OECD: UK Economy Likely to Suffer Most from COVID-19
While all nations will suffer lasting damage from the pandemic, the Paris-based think tank has forecasted an especially bleak future for the UK.
The Organisation for Economic Cooperation and Development published its Economic Outlook on Wednesday, which warned that the COVID-19 pandemic is likely to cause a recession greater than any seen outside of wartime for the past 100 years.
Lockdowns and travel restrictions imposed to minimise the spread of coronavirus have resulted in a severe decline in business activity. Global supply chains have halted, and many unable to work have been left in dire financial straits. “The recovery will be slow and the crisis will have long-lasting effects,” the report predicted, and it will disproportionately affect “the most vulnerable people.”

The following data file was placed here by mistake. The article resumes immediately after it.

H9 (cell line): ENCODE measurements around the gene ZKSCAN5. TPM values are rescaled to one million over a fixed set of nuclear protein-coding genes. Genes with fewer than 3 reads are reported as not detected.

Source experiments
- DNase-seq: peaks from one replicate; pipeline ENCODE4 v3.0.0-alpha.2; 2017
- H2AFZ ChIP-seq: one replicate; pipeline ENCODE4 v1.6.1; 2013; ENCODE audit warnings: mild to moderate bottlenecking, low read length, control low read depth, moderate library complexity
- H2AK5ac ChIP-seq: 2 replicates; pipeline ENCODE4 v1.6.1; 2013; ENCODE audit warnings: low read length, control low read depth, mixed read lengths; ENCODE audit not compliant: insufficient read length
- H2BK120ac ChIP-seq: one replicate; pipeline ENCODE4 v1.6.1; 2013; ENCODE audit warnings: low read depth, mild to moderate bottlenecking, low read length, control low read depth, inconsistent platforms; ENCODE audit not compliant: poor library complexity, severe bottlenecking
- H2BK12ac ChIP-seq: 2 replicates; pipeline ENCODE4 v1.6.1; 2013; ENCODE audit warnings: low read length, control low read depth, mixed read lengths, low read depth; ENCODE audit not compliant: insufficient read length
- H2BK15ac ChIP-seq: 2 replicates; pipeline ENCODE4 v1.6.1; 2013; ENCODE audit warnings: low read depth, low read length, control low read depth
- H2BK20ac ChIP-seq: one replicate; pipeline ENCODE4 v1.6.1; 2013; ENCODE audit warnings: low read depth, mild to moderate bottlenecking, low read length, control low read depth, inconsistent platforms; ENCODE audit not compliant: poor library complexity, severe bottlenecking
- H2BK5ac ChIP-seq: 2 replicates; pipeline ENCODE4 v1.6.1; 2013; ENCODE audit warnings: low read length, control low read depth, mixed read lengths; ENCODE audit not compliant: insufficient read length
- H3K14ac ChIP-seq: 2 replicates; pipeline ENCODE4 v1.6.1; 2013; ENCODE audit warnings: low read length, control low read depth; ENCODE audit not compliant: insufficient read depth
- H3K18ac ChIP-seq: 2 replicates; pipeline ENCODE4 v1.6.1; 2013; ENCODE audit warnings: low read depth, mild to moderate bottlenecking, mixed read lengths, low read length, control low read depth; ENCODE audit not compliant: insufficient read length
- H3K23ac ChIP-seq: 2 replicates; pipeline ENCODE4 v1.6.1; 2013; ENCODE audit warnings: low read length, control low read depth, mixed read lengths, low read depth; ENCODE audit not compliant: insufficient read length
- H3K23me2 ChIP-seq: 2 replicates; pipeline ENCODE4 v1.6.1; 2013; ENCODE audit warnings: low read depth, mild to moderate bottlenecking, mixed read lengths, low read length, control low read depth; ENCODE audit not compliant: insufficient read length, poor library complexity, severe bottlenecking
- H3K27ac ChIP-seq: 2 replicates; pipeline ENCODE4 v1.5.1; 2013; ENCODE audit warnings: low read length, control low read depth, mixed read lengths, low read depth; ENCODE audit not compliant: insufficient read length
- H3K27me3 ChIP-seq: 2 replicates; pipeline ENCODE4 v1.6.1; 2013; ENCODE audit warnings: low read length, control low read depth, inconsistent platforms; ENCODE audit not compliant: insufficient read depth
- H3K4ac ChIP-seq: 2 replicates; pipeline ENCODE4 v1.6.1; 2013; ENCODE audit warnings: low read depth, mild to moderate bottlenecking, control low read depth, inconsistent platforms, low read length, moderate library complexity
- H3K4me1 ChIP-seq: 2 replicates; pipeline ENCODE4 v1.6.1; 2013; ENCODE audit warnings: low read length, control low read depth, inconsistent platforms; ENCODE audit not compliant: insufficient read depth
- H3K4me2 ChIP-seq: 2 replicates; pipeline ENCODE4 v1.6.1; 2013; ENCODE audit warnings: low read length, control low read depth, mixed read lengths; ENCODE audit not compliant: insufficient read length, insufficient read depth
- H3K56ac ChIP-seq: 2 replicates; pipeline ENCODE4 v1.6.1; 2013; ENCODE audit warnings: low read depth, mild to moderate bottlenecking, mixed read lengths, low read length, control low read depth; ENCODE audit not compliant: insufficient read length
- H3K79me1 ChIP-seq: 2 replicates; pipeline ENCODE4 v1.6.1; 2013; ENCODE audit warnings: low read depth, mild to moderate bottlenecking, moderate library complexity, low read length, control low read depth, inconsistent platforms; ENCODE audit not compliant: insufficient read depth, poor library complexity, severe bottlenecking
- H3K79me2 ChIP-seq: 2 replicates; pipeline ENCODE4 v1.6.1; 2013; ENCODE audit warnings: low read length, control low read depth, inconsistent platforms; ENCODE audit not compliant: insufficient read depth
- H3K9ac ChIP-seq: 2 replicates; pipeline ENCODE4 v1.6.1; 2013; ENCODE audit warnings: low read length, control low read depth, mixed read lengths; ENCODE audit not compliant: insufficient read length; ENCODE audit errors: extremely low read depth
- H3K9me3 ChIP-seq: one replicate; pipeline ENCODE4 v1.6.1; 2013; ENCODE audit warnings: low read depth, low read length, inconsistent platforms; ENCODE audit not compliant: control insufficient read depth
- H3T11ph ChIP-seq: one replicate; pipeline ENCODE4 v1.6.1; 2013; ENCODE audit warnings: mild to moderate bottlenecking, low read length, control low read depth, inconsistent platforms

Put simply: “Economic impacts are dire everywhere” – though the impact for some countries will be greater than most.
Of developed nations, the OECD predicted that the UK is likely to be hardest hit by the economic fallout of the pandemic, with an expected 11.5% drop in GDP. “As a service-based economy, the United Kingdom is heavily affected by the crisis,” the think-tank explained, noting that the country’s trade, tourism, real estate and hospitality sectors are the most likely to face damage.
The OECD also predicted a greater economic slump for the UK in the event of a second wave of “rapid contagion”, with a 14% potential fall in GDP.
South Korea is predicted to be the most resilient of nations mentioned, with an expected economic contraction of 1.2% — and only 2.5% in the event of a second wave.
As a whole, the world economy faces an average estimated downturn of 6% in 2020, under the OECD’s forecasts.